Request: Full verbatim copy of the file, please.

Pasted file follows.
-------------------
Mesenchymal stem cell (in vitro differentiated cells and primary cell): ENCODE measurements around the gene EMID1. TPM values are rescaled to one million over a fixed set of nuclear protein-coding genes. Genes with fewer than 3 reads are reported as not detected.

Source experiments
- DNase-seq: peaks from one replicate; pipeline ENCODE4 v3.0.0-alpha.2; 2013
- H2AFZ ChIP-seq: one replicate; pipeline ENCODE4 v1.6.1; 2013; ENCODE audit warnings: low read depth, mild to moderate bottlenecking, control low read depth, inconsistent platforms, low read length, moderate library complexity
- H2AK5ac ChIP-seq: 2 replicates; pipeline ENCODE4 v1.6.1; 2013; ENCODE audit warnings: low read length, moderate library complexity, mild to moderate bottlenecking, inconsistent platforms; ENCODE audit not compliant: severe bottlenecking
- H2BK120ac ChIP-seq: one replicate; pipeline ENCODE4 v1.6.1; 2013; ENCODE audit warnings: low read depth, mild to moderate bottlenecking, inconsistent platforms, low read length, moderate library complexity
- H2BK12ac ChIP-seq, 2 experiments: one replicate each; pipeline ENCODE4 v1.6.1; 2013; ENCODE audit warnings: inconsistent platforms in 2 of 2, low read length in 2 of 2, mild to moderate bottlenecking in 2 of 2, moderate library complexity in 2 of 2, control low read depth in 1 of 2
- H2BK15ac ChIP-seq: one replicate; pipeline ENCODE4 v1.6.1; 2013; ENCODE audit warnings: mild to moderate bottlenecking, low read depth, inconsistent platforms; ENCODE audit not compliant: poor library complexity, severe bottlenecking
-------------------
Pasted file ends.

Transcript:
Mesenchymal stem cell (in vitro differentiated cells and primary cell): ENCODE measurements around the gene EMID1. TPM values are rescaled to one million over a fixed set of nuclear protein-coding genes. Genes with fewer than 3 reads are reported as not detected.

Source experiments
- DNase-seq: peaks from one replicate; pipeline ENCODE4 v3.0.0-alpha.2; 2013
- H2AFZ ChIP-seq: one replicate; pipeline ENCODE4 v1.6.1; 2013; ENCODE audit warnings: low read depth, mild to moderate bottlenecking, control low read depth, inconsistent platforms, low read length, moderate library complexity
- H2AK5ac ChIP-seq: 2 replicates; pipeline ENCODE4 v1.6.1; 2013; ENCODE audit warnings: low read length, moderate library complexity, mild to moderate bottlenecking, inconsistent platforms; ENCODE audit not compliant: severe bottlenecking
- H2BK120ac ChIP-seq: one replicate; pipeline ENCODE4 v1.6.1; 2013; ENCODE audit warnings: low read depth, mild to moderate bottlenecking, inconsistent platforms, low read length, moderate library complexity
- H2BK12ac ChIP-seq, 2 experiments: one replicate each; pipeline ENCODE4 v1.6.1; 2013; ENCODE audit warnings: inconsistent platforms in 2 of 2, low read length in 2 of 2, mild to moderate bottlenecking in 2 of 2, moderate library complexity in 2 of 2, control low read depth in 1 of 2
- H2BK15ac ChIP-seq: one replicate; pipeline ENCODE4 v1.6.1; 2013; ENCODE audit warnings: mild to moderate bottlenecking, low read depth, inconsistent platforms; ENCODE audit not compliant: poor library complexity, severe bottlenecking